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The Maastricht Treaty

The Maastricht Treaty (formally, the Treaty on European Union or TEU) was signed on 7 February 1992 by the members of the European Community in Maastricht, Netherlands.

On 9–10 December 1991, the same city hosted the European Council which drafted the treaty. Upon its entry into force on 1 November 1993 during the Delors Commission, it created the European Union and led to the creation of the single European currency, the euro. The Maastricht Treaty has been amended by the treaties of Amsterdam, Nice and Lisbon.

Content of the Maastricht Treaty
The treaty led to the creation of the euro, and created what was commonly referred to as the pillar structure of the European Union. The treaty established the three pillars of the European Union — the European Community (EC) pillar, the Common Foreign and Security Policy (CFSP) pillar, and the Justice and Home Affairs (JHA) pillar. The first pillar was where the EU's supra-national institutions — the Commission, the European Parliament and the European Court of Justice — had the most power and influence. The other two pillars were essentially more intergovernmental in nature with decisions being made by committees composed of member states' politicians and officials.

All three pillars were the extensions of pre-existing policy structures. The European Community pillar was the continuation of the European Economic Community with the "Economic" being dropped from the name to represent the wider policy base given by the Maastricht Treaty. Coordination in foreign policy had taken place since the beginning of the 1970s under the name of European Political Cooperation (EPC), which had been first written into the treaties by the Single European Act but not as a part of the EEC. While the Justice and Home Affairs pillar extended cooperation in law enforcement, criminal justice, asylum, and immigration and judicial cooperation in civil matters, some of these areas had already been subject to intergovernmental cooperation under the Schengen Implementation Convention of 1990.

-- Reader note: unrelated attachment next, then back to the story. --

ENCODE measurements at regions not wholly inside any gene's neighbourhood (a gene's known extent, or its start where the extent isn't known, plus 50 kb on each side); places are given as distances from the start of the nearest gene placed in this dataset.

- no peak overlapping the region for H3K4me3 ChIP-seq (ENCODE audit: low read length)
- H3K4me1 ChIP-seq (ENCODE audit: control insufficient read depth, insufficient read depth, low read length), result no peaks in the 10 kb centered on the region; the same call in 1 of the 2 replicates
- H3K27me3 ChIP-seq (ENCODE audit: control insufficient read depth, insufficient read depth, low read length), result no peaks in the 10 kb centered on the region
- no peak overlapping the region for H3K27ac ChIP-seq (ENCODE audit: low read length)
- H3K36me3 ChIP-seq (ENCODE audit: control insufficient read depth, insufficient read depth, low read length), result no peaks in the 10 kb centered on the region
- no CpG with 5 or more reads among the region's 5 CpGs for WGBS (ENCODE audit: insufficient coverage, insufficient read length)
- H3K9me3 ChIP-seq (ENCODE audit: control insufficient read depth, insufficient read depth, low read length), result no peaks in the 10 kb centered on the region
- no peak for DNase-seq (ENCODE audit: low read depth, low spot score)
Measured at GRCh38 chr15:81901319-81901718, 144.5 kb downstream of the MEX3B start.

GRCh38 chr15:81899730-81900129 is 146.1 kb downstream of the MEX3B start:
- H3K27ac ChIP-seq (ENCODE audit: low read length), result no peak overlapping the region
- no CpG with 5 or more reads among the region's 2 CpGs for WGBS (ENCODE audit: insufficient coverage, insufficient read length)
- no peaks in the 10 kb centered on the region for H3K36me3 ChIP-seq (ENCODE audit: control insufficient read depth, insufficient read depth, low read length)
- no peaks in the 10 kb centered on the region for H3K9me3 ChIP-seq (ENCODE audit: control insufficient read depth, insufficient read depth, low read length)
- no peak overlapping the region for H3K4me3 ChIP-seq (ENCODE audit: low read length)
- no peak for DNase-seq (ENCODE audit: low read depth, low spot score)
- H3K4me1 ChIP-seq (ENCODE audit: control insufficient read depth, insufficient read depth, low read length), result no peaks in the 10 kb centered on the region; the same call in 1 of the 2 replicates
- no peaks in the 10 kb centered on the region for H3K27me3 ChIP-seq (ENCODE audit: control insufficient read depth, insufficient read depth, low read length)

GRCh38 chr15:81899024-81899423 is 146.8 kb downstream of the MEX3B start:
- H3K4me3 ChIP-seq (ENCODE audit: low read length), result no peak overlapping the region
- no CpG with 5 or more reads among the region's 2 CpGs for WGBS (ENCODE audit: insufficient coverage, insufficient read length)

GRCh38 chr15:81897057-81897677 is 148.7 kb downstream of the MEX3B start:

The creation of the pillar system was the result of the desire by many member states to extend the European Economic Community to the areas of foreign policy, military, criminal justice, judicial cooperation, and the misgiving of other member states, notably the United Kingdom, over adding areas which they considered to be too sensitive to be managed by the supra-national mechanisms of the European Economic Community. The compromise was that instead of renaming the European Economic Community as the European Union, the treaty would establish a legally separate European Union comprising the renamed European Economic Community, and the inter-governmental policy areas of foreign policy, military, criminal justice, judicial cooperation. The structure greatly limited the powers of the European Commission, the European Parliament and the European Court of Justice to influence the new intergovernmental policy areas, which were to be contained with the second and third pillars: foreign policy and military matters (the CFSP pillar) and criminal justice and cooperation in civil matters (the JHA pillar).

Signing
The signing of the Treaty of Maastricht took place in Maastricht, Netherlands on 7 February 1992. The Dutch government, by virtue of holding Presidency of the Council of the European Union during the negotiations in the second half of 1991, arranged a ceremony inside the government buildings of the Limburg province on the river Maas (Meuse). Representatives from the twelve member states of the European Communities were present, and signed Treaty as plenipotentiaries, marking the conclusion of the period of negotiations.

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